The Nioh Collection – Ghost Of Tsushima meets Dark Souls (pic: Sony)
The unsung heroes of the PS4’s exclusive line-up are remastered for the PS5 but what changes are there for the next gen?
Usually when you start talking about a system’s hidden gems you end up discussing obscure indie titles that largely escaped the reviewing process. But two of the best games nobody ever seems to have heard of on the PlayStation 4 are exclusive titles published by Sony themselves. The simplest way to describe Nioh and Nioh 2 is as Team Ninja’s attempt at a Dark Souls style action role-player but while they do have much in common with FromSoftware’s classics they’re not clones and in terms of combat they’re arguably better.
Perhaps if they’d known what a success Ghost Of Tsushima would prove to be Sony would’ve promoted Nioh with more enthusiasm but while the two games are made by a Japanese developer, and feature some real historical figures, the story of Nioh is pure fantasy. The name refers to two Buddhist manifestations, which isn’t really relevant to the story but was probably kept because the first game was based on an unfinished film script by revered film director Akira Kurosawa.
We assume his version of the story was a more authentic retelling of the life of English sailor William Adams, who in the game is portrayed as Irish and roped in to help 17th century Japan rid itself of a demon invasion. Even if it wasn’t complete nonsense the game’s story is told in such a fractured and confusing manner it’s impossible to follow or care about, but thankfully that’s no deterrent to enjoying the action.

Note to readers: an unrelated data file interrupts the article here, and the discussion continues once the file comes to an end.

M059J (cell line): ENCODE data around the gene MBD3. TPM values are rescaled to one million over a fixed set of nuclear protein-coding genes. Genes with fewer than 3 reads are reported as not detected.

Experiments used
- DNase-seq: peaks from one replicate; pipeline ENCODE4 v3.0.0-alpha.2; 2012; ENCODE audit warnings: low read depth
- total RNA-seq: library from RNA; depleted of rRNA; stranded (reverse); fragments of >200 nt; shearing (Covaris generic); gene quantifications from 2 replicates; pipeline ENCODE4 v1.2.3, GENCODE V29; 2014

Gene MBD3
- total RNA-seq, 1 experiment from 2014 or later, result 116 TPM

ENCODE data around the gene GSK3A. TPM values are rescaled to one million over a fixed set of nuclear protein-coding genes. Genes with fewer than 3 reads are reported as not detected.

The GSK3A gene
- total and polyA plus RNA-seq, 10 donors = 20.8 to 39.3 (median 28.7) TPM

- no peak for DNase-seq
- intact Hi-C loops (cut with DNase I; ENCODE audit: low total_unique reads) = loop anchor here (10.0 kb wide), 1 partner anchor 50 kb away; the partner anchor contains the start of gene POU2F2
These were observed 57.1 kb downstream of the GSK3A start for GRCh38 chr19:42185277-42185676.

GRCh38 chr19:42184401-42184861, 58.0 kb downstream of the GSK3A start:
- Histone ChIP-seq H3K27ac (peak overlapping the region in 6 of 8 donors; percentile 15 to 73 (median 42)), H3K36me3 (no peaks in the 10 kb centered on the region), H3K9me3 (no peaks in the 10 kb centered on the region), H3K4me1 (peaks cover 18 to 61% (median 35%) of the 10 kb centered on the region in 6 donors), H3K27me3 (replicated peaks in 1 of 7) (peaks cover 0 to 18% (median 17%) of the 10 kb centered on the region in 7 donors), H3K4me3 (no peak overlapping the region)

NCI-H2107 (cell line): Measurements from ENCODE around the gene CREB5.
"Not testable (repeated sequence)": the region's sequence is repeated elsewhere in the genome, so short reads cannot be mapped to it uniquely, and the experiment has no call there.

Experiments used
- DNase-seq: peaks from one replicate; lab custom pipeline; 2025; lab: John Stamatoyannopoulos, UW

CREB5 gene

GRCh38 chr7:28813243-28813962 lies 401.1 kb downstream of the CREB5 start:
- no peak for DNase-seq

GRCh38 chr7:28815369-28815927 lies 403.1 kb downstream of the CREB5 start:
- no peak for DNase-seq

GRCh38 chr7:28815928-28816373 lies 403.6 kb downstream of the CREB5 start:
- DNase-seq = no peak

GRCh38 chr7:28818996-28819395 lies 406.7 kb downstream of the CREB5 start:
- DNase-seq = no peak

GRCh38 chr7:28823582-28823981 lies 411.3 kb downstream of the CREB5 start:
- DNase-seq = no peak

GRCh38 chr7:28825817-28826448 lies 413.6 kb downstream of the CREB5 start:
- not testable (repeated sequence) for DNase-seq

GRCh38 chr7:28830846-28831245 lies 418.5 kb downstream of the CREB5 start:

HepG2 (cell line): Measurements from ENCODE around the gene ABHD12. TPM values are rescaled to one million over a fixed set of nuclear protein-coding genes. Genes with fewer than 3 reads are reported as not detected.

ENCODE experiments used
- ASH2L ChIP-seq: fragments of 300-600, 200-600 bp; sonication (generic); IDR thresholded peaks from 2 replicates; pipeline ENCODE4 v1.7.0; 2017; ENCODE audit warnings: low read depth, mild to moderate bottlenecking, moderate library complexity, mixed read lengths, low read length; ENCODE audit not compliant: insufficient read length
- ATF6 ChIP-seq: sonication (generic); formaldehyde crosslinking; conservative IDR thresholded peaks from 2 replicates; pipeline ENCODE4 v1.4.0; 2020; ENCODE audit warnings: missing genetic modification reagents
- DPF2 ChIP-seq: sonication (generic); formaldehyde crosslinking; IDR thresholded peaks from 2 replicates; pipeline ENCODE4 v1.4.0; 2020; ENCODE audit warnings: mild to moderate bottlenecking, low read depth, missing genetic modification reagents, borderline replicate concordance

Despite what we’ve just said, the first Nioh really does seem like just another Dark Souls clone at first, as you make use of light and heavy attacks and cautiously block and dodge while watching your stamina gauge. But no doubt influenced by Team Ninja’s work on the Dead Or Alive and Ninja Gaiden franchises, Nioh has a considerably more complex combat system than it first seems, complete with combos and multiple stances for each different weapon.
The basics are just as easy to pick up as a FromSoftware title but there’s much more nuance and depth to the combat in Nioh. It’s a balancing act though, as at the same time the level design in the first Nioh is far less interesting and there’s an awful lot of padding, with many minor missions that are almost indistinguishable from each other. Which is odd because the game is not a short one by any measure and that’s before you take the DLC into consideration.
The sequel (actually prequel) is not markedly different but has the neat gimmick of casting you as a character who’s half yōkai and who can transform into animals and wield their various themed magical abilities. These powers can be extremely powerful but they use up anima, which is needed to defend against the new burst attacks that most enemies are able to perform.